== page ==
The cornerstone for many a long term investor’s approach to investing is market diversification, asset allocation and risk management. We cover these topics quite often over here. But I thought it would be nice to revisit the basics, using the fancy term that academics use as the impetus for a solid investment strategy: Modern Portfolio Theory. So I’ve invited a guest blogger to discuss this matter a little bit. Tim Parker from Elementary Finance shares his thoughts on MPT today:
Modern Portfolio Theory (MPT): Manage Risk With Diversification
Have you ever heard of Modern Portfolio Theory? Even if you haven’t heard of it, you almost certainly use its rules as part of how you manage your investments, so let’s take a look at what it is. The shortest answer is that Modern Portfolio Theory is learning how to manage risk. Not just looking at the risk in a stock, but what kind of risk that stock adds to your entire portfolio.
1. Let’s discuss diversification.
Modern Portfolio Theory has its roots in an article published in 1952 entitled “Portfolio Selection” (by Harry Markowitz). The premise here is that it’s not a good idea to invest in only one stock because if it goes down in value, it takes your entire portfolio with it. Instead, you should invest in a series of investment instruments so that your entire portfolio isn’t exposed to too much specific risk. (Specific risk is that which comes with a certain individual stock rather than what you’d find in a larger economy.)
Does this sound familiar? Diversification is one of the fundamental ideas behind developing an investment portfolio and this concept comes from Modern Portfolio Theory.
Image from Edible Crafts
2. What about hedging to manage risk?
You may recognize this part of the theory as well: in order to minimize risk to your investment portfolio you should have some safe haven investments (such as liquid online bank accounts) to insure your portfolio against too much loss. For example, you could invest in gold so that when the stock market stumbles, your portfolio doesn’t suffer the full brunt of that fall if gold rises or holds its value. This is called hedging. The idea here is to pick asset classes that are not strongly correlated to each other such that market movements by these financial assets are less volatile (or made smoother) over time. Check out this article about the optimal foreign investment allocation that can help hedge your portfolio against significant risk.
So to sum things up, Modern Portfolio Theory states that good investing isn’t just about picking stocks but about picking the right combination of stocks. Managing risk is the key.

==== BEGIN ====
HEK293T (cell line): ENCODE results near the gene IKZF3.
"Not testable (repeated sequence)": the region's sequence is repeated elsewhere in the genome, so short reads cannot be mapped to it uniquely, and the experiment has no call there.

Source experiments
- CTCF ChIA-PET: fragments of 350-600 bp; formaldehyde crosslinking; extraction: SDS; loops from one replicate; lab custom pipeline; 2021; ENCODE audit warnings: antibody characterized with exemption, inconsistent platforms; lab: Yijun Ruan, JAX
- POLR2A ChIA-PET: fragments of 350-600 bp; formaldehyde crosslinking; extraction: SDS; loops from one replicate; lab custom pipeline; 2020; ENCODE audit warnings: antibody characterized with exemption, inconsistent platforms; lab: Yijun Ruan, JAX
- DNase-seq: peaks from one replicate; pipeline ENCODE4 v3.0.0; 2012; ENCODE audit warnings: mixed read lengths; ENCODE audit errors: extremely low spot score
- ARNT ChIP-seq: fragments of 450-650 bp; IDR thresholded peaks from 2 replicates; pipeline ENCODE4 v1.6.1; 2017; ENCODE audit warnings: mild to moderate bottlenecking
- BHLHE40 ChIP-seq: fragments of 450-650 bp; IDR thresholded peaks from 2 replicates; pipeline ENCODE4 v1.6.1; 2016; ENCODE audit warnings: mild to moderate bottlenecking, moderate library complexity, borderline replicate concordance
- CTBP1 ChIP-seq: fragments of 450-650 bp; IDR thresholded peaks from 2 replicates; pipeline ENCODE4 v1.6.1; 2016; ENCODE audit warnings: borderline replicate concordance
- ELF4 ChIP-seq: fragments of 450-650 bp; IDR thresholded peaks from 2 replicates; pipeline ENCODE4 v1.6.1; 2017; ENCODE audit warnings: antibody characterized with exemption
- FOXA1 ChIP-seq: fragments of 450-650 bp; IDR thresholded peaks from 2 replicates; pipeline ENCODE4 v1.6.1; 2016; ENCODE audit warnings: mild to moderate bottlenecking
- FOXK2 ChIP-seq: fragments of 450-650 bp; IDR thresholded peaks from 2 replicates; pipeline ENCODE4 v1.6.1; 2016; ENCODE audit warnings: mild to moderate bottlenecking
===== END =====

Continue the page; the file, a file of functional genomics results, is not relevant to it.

Issues With Modern Portfolio Theory
While this theory is accepted in the investment world, there are some potential issues with it. First, in order to avoid risk, it is suggested that the investor gain true diversification by picking stocks that are unrelated to each other. Unfortunately, to do this on your own can be pretty tricky. Here’s why: if you listen to Jim Cramer, he says that 50% of a stock’s movement is based on the sector that it is in. If the sector moves down, so does the stock in many cases. If you have been an investor through a big move in the market, you know that when an index makes a large move, nearly all stocks move with it. As it is, there’s a lot of correlation in the U.S. market among the individual stocks that make up this universe. So how diversified can we really get?
Other critics ask the question, how many investments are needed for true diversification? Some mutual funds have dozens upon dozens. Some theories state that twenty stocks is enough, but how many stocks can a portfolio have before they overlap? That is the main problem with this theory. At best, you can diversify using indexing, mutual funds and ETFs, and buying into different asset classes for some representation; hopefully, this helps you achieve reasonable market returns. In my mind, just as long as I beat savings account rates, then I’m good to go (but with recent poor stock market returns, that hasn’t even been the case, unfortunately).
If you subscribe to Modern Portfolio Theory, you believe that the market can’t be beaten without taking above average risk, so in order to make money, you’ll need to focus on how your entire portfolio is doing, rather than having a single stock perspective. For those interested in a diagram that illustrates this theory, click here.
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